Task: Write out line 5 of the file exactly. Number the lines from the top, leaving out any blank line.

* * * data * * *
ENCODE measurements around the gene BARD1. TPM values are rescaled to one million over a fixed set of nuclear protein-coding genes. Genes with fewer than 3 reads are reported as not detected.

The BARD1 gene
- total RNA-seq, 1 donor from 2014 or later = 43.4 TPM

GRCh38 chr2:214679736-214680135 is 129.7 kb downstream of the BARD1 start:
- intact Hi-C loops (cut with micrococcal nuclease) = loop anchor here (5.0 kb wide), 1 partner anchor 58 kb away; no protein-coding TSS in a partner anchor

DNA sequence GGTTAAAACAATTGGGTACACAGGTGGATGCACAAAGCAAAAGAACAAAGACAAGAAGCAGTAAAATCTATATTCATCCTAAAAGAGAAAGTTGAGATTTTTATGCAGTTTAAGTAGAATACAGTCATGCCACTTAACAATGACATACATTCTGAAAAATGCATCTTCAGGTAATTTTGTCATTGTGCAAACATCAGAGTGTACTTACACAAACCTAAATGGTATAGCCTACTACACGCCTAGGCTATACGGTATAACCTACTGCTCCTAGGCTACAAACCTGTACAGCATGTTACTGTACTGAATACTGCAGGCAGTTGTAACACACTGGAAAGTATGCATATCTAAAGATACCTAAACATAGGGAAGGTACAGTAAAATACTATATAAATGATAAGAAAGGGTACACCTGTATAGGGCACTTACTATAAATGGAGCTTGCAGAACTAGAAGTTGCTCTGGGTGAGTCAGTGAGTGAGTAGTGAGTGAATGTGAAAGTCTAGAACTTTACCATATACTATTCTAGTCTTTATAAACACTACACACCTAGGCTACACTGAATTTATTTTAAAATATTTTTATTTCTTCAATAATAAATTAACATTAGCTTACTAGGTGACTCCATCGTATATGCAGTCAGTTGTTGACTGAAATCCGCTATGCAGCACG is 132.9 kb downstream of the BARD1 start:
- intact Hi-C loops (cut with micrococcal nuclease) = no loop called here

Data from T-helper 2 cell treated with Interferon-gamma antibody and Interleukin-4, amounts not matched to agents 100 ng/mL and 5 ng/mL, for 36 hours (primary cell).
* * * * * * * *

- intact Hi-C loops (cut with micrococcal nuclease) = loop anchor here (5.0 kb wide), 1 partner anchor 58 kb away; no protein-coding TSS in a partner anchor